Students are aware of the need for better bioethics in the developing world. In their comments on the coming of the pharmaceutical industry to their countries, they demonstrate a mix of motives for learning the ways of Western bioethics: to protect the subjects of research but also to encourage economic development. This student from China was typical:
“No, just now, [we have] no formal [research ethics] committees [in China], no, so it’s a big problem. I think I like to come here and learn more knowledge about this field, I want to do some work in this field… at least I can help to organize the bioethical review communities in my universities, for our country…I know doctors, they do some clinical trials, they have no approval…they didn’t do the informed consent…they didn’t have the review…[from] the research review committees, so it’s a big problem, they do some trials, it’s not good.”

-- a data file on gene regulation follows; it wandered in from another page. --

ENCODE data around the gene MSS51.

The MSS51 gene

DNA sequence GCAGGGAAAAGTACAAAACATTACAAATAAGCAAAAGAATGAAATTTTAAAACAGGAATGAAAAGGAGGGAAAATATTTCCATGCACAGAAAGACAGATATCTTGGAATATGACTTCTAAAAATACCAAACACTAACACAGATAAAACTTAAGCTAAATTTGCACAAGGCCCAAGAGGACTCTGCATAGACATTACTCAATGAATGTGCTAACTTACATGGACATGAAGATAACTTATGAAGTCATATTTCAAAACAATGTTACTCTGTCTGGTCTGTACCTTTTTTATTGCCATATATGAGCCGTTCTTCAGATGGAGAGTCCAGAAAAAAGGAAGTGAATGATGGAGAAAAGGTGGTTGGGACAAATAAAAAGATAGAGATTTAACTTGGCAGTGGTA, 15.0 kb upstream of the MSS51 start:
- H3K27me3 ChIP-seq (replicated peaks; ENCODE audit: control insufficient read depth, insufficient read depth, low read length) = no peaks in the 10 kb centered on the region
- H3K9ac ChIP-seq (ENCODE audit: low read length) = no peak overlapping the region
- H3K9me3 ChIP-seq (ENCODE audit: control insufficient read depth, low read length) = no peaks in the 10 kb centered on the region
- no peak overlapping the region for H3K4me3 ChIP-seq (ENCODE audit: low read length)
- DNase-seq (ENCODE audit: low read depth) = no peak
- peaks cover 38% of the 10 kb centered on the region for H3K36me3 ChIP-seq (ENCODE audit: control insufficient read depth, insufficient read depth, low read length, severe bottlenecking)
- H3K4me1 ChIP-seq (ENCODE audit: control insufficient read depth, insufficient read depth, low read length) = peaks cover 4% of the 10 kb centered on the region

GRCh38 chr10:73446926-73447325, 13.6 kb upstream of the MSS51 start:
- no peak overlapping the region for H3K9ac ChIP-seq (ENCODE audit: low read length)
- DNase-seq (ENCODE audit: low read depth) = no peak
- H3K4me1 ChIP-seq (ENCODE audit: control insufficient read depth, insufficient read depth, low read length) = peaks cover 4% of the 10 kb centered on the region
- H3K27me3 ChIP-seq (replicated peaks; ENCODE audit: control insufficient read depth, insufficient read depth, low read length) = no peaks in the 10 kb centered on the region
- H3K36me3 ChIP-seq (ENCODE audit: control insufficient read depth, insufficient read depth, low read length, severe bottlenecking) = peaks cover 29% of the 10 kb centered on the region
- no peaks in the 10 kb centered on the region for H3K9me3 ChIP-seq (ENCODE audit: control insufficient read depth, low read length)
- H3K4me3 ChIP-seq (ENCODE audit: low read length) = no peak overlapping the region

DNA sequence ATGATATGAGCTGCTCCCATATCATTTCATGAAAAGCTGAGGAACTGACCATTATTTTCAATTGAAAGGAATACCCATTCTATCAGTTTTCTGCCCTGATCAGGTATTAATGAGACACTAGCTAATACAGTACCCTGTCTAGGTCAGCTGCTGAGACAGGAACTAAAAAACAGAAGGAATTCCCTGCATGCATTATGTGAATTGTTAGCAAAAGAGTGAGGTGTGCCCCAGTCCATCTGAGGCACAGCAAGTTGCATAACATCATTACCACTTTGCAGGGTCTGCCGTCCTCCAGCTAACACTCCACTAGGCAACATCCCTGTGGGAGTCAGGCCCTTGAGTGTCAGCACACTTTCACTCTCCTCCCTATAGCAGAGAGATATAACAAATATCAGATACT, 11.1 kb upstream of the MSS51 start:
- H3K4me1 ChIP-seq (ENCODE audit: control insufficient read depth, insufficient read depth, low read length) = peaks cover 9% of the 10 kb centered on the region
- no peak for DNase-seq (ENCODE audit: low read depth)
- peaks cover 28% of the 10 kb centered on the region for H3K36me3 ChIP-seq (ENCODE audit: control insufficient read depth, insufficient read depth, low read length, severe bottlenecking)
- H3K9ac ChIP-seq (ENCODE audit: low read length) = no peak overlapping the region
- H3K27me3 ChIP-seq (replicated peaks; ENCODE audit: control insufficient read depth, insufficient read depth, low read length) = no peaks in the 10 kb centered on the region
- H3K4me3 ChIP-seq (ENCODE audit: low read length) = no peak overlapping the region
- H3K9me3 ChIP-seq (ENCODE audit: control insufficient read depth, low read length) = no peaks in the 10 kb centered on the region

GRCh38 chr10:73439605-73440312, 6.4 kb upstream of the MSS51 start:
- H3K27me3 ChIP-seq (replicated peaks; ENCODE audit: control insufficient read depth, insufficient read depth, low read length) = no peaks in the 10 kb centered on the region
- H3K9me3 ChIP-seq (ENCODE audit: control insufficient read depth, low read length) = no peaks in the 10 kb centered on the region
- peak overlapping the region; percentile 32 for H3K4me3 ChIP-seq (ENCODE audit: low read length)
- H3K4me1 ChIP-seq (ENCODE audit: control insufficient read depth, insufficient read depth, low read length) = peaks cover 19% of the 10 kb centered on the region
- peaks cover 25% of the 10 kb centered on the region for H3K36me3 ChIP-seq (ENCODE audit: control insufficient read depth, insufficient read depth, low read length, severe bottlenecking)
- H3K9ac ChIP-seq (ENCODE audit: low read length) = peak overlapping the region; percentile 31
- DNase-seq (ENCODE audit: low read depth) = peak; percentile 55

She goes on to discuss the director’s enthusiasm for having European-trained bioethicists in China:
“…my director, director of our institute, he’s very good person and he has a lot of ideas for the future development, and when he learned [that] I got [a] scholarship, and of the European community, and I can come to European countries to learn bioethics, he [was] very excited. He said, ‘ahh it’s good, it’s good for you and also for our institutions. I know in Europe the bioethics have a very good…they pay a lot of attention in this field and they have a lot of knowledge in this field and I think you can learn a lot of things there.’”
Similarly, a student from an Eastern European country noted:
“…we have several IRBs registered, just because let’s say our genetics center, probably 7, 8, 10 years ago, became interested to work with some French organization and they, one of the requirements was: ‘where was your IRB?’ So these people started to work on that…”